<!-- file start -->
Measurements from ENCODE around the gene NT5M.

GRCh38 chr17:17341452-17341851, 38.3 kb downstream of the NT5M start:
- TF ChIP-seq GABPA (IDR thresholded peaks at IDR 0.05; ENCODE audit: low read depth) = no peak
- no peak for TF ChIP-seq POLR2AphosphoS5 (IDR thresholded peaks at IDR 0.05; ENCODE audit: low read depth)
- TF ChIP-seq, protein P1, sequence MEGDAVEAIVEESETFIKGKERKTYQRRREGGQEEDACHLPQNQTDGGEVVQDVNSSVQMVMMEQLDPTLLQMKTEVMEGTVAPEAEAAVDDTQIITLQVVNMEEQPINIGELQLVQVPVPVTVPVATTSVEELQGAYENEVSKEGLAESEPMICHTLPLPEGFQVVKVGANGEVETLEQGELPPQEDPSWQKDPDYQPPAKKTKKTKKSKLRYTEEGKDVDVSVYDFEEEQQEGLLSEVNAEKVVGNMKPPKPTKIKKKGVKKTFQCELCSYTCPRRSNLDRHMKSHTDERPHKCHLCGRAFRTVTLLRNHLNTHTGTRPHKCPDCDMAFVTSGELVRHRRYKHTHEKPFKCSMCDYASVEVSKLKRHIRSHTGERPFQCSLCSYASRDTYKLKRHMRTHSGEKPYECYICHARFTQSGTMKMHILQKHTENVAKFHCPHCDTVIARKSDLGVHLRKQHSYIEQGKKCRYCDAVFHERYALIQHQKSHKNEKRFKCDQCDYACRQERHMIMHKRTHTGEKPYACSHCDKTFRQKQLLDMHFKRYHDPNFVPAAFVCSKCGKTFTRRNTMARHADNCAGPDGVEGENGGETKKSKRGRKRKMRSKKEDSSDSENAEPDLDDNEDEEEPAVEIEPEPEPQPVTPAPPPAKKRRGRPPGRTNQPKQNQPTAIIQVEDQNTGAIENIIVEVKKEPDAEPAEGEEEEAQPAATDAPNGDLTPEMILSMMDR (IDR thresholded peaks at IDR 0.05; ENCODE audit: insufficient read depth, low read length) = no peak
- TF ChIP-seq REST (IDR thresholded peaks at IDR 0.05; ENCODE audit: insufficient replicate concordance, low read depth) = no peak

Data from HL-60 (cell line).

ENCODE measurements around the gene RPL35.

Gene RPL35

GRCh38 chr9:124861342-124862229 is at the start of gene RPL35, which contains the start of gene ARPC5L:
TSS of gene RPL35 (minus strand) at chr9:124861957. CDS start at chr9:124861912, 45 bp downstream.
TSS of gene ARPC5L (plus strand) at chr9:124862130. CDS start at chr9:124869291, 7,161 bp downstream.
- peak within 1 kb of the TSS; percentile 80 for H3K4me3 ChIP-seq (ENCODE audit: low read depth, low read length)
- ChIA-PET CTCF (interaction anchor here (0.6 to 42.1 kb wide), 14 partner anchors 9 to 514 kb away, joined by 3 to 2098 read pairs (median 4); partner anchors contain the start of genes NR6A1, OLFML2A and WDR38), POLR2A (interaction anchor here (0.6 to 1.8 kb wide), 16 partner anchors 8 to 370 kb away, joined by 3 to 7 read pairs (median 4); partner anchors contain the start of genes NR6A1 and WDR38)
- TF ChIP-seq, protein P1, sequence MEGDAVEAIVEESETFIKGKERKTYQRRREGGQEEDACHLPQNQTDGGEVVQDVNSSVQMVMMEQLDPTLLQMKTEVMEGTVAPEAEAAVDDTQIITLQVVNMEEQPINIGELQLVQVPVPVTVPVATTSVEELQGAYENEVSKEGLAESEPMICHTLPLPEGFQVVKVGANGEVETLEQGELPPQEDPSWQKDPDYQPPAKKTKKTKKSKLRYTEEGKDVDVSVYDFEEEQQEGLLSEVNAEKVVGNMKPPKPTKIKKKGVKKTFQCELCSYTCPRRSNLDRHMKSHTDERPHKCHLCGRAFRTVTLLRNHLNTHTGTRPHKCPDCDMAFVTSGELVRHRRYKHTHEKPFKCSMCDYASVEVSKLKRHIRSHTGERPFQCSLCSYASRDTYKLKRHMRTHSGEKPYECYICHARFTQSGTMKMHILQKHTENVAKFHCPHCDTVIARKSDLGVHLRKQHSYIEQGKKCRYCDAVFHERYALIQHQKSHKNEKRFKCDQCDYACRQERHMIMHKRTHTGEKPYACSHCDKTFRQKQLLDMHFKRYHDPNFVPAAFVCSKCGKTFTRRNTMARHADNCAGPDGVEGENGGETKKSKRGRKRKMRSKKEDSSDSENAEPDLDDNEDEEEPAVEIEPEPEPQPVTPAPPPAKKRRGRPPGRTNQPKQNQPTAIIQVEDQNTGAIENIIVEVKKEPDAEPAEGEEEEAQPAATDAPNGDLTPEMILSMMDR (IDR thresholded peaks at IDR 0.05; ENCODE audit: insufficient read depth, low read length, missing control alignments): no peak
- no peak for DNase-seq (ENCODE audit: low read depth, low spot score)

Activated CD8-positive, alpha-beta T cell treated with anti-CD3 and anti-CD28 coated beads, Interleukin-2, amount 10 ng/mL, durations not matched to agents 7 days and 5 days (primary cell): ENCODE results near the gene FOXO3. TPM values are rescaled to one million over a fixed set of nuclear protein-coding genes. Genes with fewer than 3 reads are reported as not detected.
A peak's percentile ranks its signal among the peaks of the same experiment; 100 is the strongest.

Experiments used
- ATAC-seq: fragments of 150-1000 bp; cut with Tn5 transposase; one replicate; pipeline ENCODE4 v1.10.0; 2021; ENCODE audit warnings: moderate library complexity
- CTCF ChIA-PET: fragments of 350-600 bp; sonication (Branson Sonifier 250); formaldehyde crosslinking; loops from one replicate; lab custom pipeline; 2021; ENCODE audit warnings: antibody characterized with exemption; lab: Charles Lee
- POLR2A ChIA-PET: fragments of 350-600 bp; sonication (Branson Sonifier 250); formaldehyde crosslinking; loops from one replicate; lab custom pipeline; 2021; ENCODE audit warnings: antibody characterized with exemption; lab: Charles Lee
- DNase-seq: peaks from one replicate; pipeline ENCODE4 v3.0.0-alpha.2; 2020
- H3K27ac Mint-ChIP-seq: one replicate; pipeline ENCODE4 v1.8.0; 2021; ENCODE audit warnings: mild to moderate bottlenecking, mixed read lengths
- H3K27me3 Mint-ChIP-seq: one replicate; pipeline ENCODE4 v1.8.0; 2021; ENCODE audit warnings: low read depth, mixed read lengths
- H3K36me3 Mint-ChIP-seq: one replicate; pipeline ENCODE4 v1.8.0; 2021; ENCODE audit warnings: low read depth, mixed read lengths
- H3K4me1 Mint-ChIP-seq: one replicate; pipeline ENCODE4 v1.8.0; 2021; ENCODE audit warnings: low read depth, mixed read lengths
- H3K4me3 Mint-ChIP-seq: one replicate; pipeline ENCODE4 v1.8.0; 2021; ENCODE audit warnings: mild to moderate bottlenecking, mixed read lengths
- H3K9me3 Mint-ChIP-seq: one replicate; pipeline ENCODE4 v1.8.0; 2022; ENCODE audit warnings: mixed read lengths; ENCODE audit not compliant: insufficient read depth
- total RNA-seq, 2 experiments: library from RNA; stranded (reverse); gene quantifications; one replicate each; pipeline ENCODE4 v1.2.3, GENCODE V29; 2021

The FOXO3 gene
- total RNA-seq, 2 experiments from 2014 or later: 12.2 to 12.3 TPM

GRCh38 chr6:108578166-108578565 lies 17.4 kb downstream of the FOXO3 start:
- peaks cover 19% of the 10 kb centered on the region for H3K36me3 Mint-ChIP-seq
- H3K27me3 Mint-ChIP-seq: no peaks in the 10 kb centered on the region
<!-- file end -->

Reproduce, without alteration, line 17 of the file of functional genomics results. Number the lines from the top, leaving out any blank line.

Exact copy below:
Activated CD8-positive, alpha-beta T cell treated with anti-CD3 and anti-CD28 coated beads, Interleukin-2, amount 10 ng/mL, durations not matched to agents 7 days and 5 days (primary cell): ENCODE results near the gene FOXO3. TPM values are rescaled to one million over a fixed set of nuclear protein-coding genes. Genes with fewer than 3 reads are reported as not detected.